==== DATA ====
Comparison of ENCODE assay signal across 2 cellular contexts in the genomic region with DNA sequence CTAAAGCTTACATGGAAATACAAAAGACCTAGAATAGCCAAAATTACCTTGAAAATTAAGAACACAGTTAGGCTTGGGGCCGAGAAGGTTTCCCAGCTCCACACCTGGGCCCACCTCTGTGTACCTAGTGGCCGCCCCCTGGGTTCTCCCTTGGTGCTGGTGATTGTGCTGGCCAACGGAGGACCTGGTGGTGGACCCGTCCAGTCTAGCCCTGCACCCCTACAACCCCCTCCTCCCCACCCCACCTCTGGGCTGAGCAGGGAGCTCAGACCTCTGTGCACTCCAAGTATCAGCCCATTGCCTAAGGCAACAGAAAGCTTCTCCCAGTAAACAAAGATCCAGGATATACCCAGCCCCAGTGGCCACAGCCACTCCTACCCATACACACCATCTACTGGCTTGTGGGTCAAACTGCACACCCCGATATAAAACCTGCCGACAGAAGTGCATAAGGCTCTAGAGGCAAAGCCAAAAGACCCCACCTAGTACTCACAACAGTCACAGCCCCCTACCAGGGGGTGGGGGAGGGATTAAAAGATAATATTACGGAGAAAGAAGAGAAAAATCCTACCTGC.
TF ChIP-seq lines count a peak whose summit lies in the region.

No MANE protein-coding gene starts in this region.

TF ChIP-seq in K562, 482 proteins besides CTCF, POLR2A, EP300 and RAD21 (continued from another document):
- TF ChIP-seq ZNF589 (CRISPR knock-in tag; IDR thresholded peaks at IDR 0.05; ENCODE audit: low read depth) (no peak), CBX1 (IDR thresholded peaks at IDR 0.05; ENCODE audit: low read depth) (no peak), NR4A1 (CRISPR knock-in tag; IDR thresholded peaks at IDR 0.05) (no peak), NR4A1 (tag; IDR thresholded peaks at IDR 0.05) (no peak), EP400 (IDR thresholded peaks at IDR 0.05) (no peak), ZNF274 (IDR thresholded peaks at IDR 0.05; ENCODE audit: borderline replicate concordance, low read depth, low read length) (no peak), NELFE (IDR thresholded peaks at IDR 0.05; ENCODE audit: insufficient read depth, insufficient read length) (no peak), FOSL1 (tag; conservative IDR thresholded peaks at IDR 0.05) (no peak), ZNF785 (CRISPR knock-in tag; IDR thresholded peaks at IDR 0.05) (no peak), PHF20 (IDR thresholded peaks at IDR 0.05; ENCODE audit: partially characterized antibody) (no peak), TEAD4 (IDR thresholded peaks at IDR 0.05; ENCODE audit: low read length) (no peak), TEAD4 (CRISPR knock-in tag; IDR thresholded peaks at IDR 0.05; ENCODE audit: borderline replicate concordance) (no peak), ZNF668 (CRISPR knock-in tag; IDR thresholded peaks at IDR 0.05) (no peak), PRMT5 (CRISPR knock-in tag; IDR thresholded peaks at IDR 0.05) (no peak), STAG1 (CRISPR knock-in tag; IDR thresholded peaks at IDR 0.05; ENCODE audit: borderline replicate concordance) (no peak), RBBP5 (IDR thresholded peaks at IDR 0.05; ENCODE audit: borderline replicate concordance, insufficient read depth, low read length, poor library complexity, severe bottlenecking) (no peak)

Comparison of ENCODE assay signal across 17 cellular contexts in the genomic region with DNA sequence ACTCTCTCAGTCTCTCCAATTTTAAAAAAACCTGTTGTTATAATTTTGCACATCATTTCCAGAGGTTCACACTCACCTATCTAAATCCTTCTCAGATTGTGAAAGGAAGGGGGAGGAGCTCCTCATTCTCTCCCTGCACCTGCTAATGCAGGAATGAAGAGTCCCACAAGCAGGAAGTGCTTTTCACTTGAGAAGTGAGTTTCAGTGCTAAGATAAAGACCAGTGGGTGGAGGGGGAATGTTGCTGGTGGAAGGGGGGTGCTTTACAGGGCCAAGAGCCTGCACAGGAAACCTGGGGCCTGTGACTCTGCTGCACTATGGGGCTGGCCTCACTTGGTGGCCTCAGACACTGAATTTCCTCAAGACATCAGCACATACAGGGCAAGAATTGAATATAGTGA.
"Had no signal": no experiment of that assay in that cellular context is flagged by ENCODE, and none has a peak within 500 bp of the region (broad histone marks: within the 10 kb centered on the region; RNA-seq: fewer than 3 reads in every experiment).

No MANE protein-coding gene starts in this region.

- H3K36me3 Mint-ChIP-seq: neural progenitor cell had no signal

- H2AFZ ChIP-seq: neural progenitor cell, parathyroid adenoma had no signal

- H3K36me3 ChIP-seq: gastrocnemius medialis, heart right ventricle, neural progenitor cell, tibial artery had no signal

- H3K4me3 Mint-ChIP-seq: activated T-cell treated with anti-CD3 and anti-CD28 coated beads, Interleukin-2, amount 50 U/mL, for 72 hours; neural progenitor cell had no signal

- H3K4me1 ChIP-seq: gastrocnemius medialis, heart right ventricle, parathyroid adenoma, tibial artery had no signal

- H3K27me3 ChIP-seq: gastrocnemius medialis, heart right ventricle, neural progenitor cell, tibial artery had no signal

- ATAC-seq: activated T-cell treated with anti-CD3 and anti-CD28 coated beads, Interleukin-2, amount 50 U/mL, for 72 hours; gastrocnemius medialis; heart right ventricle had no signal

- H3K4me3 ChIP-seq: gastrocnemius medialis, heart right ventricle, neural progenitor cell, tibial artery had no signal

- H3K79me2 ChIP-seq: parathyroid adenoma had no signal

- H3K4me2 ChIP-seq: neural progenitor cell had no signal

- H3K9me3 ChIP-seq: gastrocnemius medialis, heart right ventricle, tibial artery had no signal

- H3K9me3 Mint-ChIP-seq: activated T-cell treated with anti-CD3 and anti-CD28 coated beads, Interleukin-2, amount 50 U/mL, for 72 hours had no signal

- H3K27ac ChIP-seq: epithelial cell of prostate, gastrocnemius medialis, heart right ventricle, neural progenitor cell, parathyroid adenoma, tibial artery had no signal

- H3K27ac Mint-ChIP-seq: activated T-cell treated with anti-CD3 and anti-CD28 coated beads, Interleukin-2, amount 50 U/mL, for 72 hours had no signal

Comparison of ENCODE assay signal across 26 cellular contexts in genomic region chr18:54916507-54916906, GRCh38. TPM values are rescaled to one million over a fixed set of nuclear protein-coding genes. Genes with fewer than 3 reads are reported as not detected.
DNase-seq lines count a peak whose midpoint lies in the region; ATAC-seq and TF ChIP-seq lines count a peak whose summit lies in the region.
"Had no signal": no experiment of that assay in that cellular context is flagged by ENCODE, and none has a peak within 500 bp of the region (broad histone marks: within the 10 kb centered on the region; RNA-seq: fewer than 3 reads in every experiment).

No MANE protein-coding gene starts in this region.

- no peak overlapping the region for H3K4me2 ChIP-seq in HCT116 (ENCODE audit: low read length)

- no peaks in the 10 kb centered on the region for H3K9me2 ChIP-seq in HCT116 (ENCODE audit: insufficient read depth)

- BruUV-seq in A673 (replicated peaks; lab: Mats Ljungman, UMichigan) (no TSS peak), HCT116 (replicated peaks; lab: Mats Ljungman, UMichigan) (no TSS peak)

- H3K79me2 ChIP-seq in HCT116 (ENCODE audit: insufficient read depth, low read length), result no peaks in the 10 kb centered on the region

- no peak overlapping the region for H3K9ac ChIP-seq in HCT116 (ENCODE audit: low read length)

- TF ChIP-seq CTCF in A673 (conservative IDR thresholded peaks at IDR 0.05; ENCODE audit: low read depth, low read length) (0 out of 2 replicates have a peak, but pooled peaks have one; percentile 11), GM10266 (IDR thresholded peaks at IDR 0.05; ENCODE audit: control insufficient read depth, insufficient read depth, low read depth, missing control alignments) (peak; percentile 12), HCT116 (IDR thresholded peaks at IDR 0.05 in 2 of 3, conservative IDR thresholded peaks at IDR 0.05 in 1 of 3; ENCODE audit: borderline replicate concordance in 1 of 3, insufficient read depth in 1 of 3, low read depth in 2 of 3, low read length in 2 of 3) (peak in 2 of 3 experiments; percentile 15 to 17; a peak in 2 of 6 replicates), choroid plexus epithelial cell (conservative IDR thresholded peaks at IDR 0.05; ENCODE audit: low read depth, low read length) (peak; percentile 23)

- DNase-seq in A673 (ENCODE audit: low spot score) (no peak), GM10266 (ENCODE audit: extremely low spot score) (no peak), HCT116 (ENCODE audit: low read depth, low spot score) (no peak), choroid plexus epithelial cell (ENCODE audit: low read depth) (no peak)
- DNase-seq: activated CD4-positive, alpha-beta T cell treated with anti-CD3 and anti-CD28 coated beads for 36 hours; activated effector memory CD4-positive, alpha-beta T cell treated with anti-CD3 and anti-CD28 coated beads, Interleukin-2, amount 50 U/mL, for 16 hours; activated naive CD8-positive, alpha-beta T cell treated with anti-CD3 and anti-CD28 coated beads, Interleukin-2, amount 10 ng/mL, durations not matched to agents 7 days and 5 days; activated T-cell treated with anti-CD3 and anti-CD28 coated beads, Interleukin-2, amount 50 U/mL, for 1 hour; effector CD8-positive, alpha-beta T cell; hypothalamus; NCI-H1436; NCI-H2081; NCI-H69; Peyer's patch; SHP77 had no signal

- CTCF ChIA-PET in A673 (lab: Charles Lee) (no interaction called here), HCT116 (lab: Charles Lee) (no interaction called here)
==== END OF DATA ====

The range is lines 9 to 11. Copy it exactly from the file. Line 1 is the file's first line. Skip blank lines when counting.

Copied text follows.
- H3K36me3 Mint-ChIP-seq: neural progenitor cell had no signal

- H2AFZ ChIP-seq: neural progenitor cell, parathyroid adenoma had no signal

- H3K36me3 ChIP-seq: gastrocnemius medialis, heart right ventricle, neural progenitor cell, tibial artery had no signal